Kilpatrick Stockton’s Gift of $100,000 Helps to Create Innovative Faci…

Kilpatrick Stockton’s Gift of $100,000 Helps to Create Innovative Facility

The Oklahoma Medical Research Foundation unveiled Oklahoma’s first small animal magnetic resonance imaging (MRI) facility at a ribbon-cutting ceremony today. With a 10,000-pound magnet that is 140,000 times stronger than the earth’s magnetic field, the facility—one of only about a dozen in the U.S.—will allow scientists to study the cells and organs of genetically engineered mice and rats at near-microscopic levels.

By adding and subtracting genes from rodents, scientists can reproduce human diseases in the animals. Consequently, mice and rats hold the potential key to treating and curing a myriad of diseases.

“This MRI will provide a major boost to scientists throughout Oklahoma and in the surrounding region,” said OMRF President J. Donald Capra, M.D. “It will speed the process of developing tests to diagnose deadly diseases at earlier, more treatable stages. And it will also accelerate our ability to create drugs to treat those diseases.”

According to the facility’s director, Rheal Towner, Ph.D., scientists will use the MRI to focus on three major areas of research: cardiovascular disease, neurological diseases (like Alzheimer’s and Lou Gehrig’s disease) and cancer. “We have ten projects slated for the next few months,” said Towner. “These and other studies over the next year will involve 25 to 30 investigators from institutions around the state: OMRF, the University of Oklahoma Health Sciences Center, OU-Norman, Oklahoma City University and Langston University.”

The dedication is the culmination of a process that began almost two years ago with gifts from the Presbyterian Health Foundation and Tulsa philanthropist Henry Zarrow and culminated with a gift from the law firm of Kilpatrick Stockton and an equipment grant from the National Institutes of Health. The magnet alone cost $1.7 million.

To accommodate the super-conducting magnet, OMRF constructed a new addition to its facility. The annex features highly reinforced floors to support the five-ton magnet and a chamber fully lined with copper to ensure that no external signals interfere with the magnet’s operation. The magnet uses approximately 200 gallons of liquid helium to generate the magnetic field.

Although the MRI is commonplace in human medicine, according to Towner, there are no more than 12 small animal MRI facilities in the country with a magnet as powerful as OMRF’s. “This magnet is about four times as strong as the ones found in hospitals,” he said. “It will allow scientists to view cells and organs as tiny as one-tenth of a millimeter, a resolution far greater than those generated by the MRIs that physicians use to examine human patients.”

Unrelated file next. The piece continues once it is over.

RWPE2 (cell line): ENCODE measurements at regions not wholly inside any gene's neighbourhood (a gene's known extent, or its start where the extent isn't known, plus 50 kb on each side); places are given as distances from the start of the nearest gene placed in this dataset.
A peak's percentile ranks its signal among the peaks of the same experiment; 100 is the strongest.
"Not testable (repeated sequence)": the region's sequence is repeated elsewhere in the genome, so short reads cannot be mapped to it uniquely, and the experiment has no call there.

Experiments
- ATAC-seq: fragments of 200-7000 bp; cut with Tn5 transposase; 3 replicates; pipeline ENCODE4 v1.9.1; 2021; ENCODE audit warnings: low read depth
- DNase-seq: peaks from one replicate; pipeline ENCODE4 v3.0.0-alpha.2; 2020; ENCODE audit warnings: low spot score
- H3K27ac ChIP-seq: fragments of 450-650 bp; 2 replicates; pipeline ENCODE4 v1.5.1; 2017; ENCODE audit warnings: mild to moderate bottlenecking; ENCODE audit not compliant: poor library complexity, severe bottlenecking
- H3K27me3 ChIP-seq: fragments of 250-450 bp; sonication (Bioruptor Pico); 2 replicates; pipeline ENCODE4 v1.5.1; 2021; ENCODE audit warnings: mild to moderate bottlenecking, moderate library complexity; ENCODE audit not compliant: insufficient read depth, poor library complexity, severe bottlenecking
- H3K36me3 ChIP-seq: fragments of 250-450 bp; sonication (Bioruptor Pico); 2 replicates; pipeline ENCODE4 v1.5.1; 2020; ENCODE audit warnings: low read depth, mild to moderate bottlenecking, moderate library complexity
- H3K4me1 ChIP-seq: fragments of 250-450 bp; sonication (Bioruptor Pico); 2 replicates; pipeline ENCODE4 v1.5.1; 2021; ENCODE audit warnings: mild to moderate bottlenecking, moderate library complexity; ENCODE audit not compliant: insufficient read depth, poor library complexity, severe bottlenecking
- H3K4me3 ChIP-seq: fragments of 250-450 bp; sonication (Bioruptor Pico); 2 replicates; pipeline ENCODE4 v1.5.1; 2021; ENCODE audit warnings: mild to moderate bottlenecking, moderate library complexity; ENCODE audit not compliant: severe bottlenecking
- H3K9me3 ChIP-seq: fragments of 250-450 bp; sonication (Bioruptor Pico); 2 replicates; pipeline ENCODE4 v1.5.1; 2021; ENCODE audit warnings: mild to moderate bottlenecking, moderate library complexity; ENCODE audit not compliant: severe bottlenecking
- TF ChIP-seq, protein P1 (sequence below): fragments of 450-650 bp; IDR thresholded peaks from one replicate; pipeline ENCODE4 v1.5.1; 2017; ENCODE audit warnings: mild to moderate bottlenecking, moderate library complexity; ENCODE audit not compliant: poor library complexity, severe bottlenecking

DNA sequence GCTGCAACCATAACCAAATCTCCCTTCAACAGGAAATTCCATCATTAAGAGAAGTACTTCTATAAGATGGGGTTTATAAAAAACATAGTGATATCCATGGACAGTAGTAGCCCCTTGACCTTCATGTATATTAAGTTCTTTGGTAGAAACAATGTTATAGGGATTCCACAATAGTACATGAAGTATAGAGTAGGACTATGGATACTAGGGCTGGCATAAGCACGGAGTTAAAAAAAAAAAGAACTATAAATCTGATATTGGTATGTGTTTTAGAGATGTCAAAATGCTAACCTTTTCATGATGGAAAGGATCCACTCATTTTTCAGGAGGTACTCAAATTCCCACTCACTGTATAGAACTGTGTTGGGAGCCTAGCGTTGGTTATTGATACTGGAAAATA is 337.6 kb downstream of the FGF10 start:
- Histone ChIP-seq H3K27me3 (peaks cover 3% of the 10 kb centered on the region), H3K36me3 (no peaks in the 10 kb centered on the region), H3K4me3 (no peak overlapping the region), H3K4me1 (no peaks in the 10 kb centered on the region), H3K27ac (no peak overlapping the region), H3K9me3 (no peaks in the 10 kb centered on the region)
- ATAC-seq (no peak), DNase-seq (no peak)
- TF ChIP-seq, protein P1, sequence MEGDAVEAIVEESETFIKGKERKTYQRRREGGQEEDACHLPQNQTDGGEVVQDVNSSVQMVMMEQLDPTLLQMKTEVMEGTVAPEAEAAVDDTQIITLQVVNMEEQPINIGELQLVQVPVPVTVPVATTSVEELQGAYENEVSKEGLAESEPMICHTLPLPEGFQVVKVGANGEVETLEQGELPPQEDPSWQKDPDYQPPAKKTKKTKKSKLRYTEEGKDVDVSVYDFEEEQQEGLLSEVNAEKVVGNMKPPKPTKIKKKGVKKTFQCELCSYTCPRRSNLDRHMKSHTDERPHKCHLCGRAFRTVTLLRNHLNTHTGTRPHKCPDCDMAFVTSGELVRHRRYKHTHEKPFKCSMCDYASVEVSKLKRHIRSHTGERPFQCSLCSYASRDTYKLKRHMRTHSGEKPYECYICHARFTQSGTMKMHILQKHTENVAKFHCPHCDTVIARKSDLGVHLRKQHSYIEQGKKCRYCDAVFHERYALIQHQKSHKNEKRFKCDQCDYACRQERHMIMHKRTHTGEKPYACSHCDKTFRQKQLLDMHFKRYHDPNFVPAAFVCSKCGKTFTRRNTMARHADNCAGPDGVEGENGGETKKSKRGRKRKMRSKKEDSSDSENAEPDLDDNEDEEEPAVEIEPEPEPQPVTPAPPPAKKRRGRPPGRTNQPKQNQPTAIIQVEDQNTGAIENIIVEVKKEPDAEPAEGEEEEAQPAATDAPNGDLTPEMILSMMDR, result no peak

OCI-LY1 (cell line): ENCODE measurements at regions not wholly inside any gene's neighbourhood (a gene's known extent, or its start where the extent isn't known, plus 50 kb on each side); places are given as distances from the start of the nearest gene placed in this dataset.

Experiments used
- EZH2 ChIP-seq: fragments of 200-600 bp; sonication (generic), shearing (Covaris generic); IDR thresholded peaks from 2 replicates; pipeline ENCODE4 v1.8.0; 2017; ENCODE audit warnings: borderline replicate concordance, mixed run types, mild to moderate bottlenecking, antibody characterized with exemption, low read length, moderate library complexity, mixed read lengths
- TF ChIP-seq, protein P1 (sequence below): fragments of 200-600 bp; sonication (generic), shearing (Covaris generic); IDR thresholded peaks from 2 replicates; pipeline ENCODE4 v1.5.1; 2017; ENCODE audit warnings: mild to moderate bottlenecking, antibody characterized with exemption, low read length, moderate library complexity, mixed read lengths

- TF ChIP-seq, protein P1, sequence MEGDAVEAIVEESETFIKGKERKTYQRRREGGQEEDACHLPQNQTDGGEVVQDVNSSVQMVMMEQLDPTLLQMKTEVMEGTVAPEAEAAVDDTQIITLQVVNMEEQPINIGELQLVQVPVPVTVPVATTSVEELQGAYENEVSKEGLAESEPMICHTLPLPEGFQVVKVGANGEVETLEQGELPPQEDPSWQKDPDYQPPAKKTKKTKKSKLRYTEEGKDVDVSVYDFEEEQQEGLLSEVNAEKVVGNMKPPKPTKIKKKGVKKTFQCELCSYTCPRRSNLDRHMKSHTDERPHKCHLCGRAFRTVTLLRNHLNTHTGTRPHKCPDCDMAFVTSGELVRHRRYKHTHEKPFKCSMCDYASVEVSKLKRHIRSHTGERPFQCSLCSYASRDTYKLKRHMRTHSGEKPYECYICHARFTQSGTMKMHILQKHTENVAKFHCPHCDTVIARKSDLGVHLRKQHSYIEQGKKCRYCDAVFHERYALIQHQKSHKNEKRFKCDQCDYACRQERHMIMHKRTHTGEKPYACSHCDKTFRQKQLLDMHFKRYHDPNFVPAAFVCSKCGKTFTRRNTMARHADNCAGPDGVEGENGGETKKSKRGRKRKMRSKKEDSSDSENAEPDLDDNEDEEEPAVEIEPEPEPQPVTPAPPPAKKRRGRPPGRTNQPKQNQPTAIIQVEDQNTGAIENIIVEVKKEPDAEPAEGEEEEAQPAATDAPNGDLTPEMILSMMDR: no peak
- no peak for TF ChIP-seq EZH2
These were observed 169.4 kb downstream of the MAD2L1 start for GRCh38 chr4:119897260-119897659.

With the small animal MRI, scientists can study the same animals over a long period of time without harming them. “The MRI technique is completely non-invasive,” said Towner. “It gives us a way to look inside the animals without surgery, biopsies or injecting dyes.”

According to OMRF President Capra, the new MRI facility will play a key role in the work of Jordan Tang, Ph.D., an OMRF scientist who has created an inhibitor that blocks the progression of Alzheimer’s disease. “To test the effectiveness of drugs he is developing, Dr. Tang needs to be able to understand the brain functions of a mouse as it develops Alzheimer’s,” said Capra.

Although Tang has bred mice that develop Alzheimer’s disease, he had no way to study animals’ brains while they were still alive. With the small animal MRI, Tang will now be able to take daily snapshots of a living mouse’s brain, allowing him to witness the progression of the disease in real time. “Hopefully, this will dramatically reduce the time it takes to produce a drug that combats Alzheimer’s,” Capra said.

In addition to Alzheimer’s research, near-term MRI projects include studies of liver cancer, bladder cancer, leukemia, Lou Gehrig’s disease and diabetes-related cardiomyopathy. “Technologically, the small animal MRI represents a huge leap forward for Oklahoma scientists,” said Capra. “It will streamline the research process, allowing us to more rapidly and effectively transform scientific insight into diagnostic tests and treatments for human disease.”
Congressman Ernest Istook spoke at the dedication. Photos of the event and also of the small animal MRI facility are available on request.

About OMRF:
Chartered in 1946, OMRF ( is a nonprofit biomedical research institute dedicated to understanding and curing human disease. Its scientists focus on such critical research areas as Alzheimer’s disease, cancer, lupus and cardiovascular disease. OMRF is home to Oklahoma’s only member of the National Academy of Sciences.

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